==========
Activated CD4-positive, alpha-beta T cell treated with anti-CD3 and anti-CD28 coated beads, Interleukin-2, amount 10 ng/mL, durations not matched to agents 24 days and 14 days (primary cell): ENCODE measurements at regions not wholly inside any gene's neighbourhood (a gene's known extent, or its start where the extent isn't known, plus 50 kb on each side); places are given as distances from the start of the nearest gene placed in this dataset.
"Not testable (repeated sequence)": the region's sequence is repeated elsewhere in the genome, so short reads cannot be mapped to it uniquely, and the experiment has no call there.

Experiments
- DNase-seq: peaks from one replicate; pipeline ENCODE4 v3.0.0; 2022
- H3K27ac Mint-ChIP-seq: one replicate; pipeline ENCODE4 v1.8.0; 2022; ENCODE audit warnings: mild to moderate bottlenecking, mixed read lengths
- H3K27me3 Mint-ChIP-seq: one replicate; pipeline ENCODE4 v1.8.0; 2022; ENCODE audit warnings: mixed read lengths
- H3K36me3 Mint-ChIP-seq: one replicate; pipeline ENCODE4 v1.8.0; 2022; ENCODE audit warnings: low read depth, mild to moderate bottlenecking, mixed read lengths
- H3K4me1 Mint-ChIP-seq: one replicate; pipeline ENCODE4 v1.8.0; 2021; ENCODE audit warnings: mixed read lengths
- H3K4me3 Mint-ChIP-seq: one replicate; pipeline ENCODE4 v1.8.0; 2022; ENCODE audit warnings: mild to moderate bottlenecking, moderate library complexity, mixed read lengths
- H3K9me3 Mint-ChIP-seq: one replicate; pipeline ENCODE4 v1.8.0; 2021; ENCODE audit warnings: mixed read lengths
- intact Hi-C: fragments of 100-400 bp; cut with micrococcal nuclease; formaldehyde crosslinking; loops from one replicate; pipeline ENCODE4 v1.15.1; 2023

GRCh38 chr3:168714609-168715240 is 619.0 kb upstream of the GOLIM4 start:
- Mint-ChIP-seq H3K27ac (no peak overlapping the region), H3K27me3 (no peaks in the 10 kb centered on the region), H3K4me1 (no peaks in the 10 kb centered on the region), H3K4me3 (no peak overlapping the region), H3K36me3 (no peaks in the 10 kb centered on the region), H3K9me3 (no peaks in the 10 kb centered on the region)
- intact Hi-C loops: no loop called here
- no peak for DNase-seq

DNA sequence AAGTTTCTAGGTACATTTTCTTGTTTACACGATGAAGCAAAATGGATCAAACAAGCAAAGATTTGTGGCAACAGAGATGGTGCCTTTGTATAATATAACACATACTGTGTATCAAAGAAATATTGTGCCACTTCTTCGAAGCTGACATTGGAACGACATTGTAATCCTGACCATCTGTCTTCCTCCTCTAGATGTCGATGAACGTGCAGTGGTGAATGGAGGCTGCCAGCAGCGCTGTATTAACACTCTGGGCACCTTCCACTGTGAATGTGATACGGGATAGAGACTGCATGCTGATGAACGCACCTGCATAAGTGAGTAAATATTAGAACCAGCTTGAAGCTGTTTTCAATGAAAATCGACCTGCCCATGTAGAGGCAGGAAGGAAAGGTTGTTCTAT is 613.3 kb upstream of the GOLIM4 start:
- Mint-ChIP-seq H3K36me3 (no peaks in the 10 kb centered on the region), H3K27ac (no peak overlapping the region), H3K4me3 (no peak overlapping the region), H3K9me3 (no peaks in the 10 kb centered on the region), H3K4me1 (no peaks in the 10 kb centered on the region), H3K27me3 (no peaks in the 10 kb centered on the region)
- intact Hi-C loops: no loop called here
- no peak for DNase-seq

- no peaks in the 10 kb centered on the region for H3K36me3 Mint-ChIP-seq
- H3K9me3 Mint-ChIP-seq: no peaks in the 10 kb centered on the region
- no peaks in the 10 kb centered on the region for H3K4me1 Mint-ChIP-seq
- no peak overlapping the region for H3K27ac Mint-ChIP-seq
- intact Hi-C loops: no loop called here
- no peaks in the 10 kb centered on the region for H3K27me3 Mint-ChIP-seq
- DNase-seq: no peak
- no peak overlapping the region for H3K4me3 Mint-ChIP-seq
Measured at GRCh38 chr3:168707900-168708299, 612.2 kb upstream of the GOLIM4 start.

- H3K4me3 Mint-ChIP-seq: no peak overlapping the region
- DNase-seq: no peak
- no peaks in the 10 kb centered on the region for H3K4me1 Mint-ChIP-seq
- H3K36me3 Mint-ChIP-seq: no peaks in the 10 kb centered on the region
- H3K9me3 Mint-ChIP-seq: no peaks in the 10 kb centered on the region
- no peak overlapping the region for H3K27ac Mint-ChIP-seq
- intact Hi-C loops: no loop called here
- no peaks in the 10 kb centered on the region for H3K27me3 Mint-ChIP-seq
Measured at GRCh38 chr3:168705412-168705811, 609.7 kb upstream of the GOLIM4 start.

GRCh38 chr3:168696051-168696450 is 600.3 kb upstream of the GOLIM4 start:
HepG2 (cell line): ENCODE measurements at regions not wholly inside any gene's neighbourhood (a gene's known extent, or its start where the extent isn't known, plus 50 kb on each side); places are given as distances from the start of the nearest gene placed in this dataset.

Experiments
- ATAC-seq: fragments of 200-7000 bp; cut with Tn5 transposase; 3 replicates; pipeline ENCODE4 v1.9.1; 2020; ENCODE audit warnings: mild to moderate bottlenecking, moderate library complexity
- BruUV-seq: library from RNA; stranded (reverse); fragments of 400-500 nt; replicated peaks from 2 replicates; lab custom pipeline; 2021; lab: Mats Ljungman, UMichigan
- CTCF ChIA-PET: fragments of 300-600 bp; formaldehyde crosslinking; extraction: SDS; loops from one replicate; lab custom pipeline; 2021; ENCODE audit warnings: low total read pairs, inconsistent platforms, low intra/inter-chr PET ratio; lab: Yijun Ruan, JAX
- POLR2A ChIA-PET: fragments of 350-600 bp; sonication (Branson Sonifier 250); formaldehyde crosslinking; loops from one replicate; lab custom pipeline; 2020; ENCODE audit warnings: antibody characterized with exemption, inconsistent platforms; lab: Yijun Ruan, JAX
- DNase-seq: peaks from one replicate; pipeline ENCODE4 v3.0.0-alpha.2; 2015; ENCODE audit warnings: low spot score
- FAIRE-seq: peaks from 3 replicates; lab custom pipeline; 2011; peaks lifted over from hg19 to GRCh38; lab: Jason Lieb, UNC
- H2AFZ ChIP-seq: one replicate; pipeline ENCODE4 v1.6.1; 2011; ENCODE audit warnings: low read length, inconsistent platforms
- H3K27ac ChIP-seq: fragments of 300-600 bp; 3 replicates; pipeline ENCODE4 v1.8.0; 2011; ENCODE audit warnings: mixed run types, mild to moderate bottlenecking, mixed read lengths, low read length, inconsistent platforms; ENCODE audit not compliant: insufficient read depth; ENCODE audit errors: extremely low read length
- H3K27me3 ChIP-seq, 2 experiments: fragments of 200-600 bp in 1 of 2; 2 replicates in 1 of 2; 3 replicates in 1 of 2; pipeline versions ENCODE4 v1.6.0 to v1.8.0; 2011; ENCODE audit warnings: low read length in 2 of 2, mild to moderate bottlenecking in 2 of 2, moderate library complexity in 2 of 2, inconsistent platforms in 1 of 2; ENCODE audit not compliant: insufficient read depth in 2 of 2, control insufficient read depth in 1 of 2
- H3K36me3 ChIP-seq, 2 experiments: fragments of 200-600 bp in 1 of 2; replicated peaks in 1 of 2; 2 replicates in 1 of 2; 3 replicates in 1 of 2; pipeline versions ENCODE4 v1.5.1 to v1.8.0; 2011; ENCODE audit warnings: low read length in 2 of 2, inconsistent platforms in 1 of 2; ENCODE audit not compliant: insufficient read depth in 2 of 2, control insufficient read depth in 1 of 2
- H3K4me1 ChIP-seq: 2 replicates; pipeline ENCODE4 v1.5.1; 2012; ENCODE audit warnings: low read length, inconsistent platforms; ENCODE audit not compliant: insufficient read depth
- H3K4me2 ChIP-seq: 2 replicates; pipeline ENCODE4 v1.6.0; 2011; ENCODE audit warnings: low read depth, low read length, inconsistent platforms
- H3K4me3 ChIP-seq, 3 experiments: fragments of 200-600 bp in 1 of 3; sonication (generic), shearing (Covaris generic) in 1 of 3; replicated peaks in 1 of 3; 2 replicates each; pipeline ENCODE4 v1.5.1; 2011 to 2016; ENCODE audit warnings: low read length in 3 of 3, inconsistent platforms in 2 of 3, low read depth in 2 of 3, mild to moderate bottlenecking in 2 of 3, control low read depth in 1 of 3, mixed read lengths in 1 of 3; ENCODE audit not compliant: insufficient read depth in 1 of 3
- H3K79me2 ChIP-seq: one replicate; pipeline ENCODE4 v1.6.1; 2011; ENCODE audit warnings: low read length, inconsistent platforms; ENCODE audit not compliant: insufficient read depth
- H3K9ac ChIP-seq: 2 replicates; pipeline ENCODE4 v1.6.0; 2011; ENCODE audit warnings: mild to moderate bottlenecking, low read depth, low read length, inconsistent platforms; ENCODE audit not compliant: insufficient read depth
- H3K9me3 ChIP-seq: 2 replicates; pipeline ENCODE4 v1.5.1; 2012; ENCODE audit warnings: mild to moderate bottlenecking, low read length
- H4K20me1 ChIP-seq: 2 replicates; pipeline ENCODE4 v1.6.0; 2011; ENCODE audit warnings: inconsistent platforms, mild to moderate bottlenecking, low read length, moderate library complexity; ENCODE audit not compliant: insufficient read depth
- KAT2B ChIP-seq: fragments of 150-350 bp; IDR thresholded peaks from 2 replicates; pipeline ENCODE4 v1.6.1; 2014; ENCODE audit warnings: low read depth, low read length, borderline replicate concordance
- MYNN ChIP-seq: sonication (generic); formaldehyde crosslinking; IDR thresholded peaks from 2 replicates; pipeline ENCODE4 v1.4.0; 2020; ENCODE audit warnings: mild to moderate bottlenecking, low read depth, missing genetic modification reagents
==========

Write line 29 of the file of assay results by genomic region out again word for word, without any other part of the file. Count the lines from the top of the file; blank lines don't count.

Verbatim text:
- H3K4me3 Mint-ChIP-seq: no peak overlapping the region